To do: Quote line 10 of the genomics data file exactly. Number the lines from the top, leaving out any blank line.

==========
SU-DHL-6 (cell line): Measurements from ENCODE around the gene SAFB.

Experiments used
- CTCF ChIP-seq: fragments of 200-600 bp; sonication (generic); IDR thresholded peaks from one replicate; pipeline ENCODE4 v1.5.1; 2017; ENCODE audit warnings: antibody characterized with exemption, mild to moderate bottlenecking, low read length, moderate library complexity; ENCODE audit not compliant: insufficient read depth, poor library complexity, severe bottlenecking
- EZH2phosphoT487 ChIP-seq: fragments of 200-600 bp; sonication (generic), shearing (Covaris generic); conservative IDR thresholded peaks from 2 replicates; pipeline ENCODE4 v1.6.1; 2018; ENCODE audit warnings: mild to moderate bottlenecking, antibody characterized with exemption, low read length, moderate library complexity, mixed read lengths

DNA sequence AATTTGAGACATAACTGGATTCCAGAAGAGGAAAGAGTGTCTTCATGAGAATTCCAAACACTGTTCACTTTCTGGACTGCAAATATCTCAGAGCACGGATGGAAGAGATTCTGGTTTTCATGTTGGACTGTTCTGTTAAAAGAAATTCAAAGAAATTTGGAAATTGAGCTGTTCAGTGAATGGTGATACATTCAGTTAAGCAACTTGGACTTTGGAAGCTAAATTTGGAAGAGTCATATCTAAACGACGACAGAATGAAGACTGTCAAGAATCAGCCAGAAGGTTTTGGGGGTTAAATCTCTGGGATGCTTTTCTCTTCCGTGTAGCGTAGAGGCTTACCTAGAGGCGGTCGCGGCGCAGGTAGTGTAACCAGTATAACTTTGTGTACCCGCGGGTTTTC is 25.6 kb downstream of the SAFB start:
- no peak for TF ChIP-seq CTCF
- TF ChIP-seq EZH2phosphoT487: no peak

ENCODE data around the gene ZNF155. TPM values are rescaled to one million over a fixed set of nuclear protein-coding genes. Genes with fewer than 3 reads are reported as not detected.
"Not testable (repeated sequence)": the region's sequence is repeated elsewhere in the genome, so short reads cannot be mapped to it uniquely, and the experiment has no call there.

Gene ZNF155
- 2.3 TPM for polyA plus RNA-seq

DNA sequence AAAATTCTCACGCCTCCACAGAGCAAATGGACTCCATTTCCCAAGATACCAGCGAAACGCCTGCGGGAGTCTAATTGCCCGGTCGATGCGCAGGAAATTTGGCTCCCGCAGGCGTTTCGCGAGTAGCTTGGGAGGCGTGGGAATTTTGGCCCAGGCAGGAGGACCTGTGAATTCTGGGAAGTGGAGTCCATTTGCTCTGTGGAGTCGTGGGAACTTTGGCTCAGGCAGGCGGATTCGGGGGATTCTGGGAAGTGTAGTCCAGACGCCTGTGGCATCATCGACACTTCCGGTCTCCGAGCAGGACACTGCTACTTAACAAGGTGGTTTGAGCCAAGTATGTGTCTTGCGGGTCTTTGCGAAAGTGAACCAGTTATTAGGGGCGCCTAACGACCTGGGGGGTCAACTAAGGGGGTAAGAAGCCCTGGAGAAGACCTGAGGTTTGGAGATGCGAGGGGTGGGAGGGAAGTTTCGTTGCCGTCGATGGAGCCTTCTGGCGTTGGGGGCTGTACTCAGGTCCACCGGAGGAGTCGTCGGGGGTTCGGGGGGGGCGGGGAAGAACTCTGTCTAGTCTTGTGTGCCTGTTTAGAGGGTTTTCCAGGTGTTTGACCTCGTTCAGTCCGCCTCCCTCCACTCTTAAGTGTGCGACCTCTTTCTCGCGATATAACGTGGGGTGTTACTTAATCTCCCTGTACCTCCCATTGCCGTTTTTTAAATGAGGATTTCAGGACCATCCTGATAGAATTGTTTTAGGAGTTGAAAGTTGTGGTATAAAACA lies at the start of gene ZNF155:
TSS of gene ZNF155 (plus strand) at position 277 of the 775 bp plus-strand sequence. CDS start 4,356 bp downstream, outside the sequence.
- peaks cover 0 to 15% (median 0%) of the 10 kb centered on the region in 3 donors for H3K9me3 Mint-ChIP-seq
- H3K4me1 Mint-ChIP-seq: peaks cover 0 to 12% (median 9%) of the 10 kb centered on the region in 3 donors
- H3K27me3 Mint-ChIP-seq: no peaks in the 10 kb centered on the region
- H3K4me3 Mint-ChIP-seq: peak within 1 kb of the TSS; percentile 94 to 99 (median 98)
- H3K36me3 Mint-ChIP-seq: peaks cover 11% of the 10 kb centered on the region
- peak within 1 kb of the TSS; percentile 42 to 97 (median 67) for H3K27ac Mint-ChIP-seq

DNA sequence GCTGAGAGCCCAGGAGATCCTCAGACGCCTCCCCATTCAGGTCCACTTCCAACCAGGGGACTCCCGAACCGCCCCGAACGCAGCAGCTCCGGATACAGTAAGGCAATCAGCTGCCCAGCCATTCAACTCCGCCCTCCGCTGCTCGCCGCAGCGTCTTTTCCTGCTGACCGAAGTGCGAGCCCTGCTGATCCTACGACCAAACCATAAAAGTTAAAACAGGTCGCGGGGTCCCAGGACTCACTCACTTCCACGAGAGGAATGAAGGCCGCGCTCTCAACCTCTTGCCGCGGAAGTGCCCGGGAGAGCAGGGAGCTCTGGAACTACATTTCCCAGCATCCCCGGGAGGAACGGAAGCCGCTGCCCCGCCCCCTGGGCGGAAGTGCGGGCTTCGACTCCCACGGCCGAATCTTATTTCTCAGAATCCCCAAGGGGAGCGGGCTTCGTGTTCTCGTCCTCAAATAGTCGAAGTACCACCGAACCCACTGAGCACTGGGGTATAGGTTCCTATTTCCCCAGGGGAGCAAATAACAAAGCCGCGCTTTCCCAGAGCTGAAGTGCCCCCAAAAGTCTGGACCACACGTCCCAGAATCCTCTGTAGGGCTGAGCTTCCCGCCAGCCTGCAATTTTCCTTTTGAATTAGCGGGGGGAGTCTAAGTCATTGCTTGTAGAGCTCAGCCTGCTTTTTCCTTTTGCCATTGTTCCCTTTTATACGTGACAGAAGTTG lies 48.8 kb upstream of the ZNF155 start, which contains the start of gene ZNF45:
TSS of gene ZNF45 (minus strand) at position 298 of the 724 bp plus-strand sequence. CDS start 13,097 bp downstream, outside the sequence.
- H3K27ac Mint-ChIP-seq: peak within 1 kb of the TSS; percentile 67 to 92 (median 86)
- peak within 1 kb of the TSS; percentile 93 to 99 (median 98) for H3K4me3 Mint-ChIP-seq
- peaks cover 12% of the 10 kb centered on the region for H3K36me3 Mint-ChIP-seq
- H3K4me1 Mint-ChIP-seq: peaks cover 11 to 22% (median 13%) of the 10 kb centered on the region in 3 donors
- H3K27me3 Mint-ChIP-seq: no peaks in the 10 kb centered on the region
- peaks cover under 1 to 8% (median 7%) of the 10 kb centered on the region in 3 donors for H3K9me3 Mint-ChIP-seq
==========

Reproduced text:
Gene ZNF155